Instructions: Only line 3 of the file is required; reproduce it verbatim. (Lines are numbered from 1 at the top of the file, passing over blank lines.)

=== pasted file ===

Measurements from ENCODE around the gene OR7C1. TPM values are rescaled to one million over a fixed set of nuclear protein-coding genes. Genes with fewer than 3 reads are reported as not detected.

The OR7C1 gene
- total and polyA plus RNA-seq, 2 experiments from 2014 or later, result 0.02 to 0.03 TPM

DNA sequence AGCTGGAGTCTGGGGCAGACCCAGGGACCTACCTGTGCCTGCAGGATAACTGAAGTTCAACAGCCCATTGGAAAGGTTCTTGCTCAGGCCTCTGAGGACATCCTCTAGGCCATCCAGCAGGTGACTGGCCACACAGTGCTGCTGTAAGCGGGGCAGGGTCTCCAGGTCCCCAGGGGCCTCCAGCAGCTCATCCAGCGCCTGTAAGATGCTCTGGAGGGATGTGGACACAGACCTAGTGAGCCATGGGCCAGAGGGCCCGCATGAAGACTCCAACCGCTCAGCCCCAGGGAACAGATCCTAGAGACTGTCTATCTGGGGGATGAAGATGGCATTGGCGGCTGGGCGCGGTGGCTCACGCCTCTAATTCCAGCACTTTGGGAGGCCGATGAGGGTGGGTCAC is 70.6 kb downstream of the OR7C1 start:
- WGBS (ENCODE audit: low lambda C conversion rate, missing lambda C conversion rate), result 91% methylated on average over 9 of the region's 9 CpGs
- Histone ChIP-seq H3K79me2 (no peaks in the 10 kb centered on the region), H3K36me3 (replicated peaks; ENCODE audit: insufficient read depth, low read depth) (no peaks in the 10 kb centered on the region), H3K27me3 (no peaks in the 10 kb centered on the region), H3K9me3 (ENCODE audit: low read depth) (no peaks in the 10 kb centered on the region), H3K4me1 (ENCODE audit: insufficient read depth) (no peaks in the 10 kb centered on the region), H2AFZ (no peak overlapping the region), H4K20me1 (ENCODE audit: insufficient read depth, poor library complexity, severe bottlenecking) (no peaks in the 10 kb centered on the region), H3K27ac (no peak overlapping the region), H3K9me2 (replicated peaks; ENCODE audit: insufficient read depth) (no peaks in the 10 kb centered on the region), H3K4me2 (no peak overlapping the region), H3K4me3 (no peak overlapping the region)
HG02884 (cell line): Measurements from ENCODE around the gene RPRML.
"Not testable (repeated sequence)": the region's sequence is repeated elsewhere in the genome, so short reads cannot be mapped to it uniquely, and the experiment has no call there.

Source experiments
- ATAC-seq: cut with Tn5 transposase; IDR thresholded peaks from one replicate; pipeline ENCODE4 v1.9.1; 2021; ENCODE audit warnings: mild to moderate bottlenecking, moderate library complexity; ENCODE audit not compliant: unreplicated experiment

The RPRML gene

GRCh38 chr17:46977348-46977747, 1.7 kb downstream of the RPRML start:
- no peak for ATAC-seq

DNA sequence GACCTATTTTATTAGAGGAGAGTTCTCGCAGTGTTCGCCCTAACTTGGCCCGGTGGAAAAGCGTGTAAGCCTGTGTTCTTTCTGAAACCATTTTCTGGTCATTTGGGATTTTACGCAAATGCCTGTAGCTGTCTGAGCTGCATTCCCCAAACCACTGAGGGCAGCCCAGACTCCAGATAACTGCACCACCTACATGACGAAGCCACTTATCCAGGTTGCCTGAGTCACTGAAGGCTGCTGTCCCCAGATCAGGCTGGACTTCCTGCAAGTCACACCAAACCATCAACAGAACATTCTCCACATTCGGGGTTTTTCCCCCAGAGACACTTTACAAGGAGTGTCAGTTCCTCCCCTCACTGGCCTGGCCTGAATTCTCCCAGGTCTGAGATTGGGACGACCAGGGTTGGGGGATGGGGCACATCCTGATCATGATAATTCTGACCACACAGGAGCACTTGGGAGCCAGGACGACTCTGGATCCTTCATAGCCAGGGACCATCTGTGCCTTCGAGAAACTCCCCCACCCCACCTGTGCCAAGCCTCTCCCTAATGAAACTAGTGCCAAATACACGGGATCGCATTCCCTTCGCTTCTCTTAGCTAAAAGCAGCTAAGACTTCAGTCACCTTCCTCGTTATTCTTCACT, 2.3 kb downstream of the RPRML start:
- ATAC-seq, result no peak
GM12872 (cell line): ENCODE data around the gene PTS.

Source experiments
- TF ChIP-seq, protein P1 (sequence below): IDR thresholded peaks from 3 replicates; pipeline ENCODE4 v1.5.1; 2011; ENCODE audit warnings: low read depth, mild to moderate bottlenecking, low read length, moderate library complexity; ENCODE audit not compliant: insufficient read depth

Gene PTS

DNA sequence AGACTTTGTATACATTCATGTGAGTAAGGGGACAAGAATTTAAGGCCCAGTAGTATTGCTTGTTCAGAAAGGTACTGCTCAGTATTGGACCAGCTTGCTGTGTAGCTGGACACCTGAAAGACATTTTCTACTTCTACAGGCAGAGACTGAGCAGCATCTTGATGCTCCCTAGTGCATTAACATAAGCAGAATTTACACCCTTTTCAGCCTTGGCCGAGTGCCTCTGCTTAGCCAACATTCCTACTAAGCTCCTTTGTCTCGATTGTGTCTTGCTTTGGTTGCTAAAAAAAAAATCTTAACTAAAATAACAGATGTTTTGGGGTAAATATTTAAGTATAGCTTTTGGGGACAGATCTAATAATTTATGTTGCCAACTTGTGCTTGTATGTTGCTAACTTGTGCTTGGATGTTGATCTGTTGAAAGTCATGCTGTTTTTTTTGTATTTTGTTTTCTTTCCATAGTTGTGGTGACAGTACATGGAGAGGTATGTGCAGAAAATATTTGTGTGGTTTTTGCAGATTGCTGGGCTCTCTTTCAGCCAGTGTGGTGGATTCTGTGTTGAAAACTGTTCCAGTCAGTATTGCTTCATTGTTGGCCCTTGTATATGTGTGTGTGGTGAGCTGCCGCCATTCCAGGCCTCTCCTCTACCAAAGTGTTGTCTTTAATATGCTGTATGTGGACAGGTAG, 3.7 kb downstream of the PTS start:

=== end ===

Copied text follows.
- total and polyA plus RNA-seq, 2 experiments from 2014 or later, result 0.02 to 0.03 TPM